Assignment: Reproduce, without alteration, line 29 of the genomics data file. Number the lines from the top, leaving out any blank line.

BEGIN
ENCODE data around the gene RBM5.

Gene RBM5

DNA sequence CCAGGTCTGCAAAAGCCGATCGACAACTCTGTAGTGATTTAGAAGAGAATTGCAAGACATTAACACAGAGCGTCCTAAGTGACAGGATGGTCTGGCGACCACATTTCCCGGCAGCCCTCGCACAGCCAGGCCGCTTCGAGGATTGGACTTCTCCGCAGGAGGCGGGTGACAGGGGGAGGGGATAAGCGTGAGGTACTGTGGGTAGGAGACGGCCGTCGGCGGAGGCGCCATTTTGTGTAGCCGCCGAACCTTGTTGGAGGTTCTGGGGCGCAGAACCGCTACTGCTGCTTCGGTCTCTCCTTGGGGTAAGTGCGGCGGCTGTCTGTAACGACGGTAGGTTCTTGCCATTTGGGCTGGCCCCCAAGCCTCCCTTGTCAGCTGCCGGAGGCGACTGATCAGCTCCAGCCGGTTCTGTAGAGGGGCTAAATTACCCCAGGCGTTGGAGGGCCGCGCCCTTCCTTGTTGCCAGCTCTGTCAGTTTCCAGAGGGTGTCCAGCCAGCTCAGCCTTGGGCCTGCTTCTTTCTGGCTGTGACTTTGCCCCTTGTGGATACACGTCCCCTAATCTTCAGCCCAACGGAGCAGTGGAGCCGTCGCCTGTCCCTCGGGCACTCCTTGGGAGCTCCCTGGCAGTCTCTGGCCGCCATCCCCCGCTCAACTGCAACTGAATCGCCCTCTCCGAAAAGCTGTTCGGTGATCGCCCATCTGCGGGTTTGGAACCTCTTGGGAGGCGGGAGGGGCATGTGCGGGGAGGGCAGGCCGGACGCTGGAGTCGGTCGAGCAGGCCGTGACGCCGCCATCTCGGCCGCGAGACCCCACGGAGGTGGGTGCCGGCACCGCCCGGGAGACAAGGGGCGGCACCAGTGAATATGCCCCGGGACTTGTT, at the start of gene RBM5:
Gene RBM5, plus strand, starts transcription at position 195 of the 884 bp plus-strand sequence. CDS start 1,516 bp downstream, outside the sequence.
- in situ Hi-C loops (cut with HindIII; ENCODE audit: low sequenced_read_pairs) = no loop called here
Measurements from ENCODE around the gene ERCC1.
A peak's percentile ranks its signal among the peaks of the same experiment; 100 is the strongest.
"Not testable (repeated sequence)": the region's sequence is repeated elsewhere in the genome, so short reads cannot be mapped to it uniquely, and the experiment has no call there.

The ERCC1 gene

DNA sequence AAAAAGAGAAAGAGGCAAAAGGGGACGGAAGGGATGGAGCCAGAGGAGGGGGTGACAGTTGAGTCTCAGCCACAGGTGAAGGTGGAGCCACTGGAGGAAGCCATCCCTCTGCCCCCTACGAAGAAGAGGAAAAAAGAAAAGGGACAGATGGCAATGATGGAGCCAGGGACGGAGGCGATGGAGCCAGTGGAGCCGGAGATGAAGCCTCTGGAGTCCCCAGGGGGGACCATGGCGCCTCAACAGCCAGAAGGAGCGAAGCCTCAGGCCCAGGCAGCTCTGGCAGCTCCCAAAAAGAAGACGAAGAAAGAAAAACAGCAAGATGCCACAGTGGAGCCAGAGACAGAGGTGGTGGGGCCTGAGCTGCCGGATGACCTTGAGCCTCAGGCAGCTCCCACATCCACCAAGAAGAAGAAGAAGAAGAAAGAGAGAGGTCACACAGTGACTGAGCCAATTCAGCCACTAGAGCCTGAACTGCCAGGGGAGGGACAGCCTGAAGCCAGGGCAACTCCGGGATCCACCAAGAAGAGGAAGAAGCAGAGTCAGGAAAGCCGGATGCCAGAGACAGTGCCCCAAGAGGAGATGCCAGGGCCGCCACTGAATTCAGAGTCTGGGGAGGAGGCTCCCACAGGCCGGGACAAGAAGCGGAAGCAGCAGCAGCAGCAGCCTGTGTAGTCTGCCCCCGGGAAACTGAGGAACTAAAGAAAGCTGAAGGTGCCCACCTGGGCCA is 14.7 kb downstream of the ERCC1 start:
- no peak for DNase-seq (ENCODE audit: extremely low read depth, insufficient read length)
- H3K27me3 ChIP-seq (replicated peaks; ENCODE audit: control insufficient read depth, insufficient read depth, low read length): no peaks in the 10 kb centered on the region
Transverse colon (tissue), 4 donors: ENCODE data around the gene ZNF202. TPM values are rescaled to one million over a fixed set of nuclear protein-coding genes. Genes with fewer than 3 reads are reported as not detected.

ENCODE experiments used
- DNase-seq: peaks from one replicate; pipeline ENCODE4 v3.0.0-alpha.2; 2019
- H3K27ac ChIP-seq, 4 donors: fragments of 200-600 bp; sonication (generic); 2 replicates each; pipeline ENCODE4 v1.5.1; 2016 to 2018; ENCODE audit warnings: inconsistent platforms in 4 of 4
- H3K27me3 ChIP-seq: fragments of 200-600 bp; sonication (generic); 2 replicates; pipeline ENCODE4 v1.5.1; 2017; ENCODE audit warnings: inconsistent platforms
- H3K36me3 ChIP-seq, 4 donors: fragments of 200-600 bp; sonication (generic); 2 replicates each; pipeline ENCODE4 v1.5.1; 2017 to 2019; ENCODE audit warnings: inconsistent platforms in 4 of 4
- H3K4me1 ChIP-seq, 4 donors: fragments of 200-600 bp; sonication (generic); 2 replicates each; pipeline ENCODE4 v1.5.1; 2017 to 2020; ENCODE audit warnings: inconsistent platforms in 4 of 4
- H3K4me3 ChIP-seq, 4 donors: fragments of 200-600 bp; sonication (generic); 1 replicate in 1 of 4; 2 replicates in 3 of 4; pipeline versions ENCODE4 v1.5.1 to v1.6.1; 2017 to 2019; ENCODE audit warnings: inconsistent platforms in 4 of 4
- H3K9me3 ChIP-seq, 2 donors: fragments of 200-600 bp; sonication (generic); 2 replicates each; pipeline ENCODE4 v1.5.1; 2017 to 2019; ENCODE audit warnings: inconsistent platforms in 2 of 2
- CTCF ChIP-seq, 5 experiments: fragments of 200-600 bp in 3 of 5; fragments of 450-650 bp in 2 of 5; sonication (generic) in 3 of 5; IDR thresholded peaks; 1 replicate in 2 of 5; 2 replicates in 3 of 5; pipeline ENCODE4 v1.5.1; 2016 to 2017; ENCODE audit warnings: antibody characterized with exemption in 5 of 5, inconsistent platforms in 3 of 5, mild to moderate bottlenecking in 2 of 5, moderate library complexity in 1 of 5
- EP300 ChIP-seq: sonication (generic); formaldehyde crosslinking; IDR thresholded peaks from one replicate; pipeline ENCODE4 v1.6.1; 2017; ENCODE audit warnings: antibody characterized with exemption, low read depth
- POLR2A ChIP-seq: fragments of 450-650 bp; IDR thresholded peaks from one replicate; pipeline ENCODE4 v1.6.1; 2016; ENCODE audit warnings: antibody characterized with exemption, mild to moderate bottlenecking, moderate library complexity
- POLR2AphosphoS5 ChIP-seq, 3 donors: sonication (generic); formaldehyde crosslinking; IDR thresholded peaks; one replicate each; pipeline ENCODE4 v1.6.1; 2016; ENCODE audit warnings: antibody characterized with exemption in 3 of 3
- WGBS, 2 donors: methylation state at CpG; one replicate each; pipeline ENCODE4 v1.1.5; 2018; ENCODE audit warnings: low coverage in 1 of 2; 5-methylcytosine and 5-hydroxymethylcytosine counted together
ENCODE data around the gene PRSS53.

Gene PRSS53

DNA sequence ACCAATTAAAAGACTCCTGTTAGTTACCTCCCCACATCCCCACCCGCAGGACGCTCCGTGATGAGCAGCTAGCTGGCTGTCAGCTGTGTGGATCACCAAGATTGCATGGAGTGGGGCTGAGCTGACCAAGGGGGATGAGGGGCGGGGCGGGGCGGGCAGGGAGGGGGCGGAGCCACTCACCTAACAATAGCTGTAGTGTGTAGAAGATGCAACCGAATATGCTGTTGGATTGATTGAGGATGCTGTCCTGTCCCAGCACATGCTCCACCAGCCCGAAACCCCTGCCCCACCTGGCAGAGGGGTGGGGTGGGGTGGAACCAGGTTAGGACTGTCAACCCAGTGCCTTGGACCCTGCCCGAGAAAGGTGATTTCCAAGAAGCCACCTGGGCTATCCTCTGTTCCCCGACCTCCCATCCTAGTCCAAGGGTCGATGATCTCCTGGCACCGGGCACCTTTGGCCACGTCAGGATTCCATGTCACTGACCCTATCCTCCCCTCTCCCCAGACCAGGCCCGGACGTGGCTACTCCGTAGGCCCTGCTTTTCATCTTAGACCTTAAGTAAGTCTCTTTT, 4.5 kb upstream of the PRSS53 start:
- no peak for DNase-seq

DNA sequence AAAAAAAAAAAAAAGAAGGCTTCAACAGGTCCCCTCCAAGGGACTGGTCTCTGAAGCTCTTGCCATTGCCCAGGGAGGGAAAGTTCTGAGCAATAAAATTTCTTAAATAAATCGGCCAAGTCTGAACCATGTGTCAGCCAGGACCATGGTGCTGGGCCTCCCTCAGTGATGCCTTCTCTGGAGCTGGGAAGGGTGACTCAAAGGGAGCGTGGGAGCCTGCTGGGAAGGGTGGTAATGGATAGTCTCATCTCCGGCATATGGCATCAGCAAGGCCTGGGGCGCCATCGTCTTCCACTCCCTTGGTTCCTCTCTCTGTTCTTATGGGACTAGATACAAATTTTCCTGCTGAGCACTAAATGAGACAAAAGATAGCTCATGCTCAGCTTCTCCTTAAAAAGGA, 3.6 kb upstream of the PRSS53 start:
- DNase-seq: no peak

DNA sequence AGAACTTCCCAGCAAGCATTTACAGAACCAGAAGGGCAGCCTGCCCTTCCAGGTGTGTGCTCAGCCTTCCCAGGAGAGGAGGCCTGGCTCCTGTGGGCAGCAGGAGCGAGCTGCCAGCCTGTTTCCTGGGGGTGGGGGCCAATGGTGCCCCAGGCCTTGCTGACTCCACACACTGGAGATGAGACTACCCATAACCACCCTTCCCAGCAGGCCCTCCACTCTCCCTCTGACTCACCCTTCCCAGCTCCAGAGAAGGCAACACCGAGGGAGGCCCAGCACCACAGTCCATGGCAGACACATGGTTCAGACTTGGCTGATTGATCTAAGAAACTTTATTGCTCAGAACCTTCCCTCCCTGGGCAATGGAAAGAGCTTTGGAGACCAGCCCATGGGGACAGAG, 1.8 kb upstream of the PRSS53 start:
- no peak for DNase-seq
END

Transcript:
DNA sequence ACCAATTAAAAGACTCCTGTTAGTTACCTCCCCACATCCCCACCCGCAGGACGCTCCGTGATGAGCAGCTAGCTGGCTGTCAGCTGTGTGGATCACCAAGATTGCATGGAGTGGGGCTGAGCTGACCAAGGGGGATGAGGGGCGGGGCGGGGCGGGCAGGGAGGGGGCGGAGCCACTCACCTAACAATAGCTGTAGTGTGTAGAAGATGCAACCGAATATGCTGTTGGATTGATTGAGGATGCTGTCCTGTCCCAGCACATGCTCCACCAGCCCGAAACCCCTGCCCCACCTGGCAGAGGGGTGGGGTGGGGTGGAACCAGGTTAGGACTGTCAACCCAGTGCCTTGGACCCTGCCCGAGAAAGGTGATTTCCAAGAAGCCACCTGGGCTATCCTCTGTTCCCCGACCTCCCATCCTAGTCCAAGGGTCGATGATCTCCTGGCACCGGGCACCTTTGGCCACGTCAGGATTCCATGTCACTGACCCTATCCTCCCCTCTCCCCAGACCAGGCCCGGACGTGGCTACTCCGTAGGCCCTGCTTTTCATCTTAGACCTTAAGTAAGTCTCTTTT, 4.5 kb upstream of the PRSS53 start: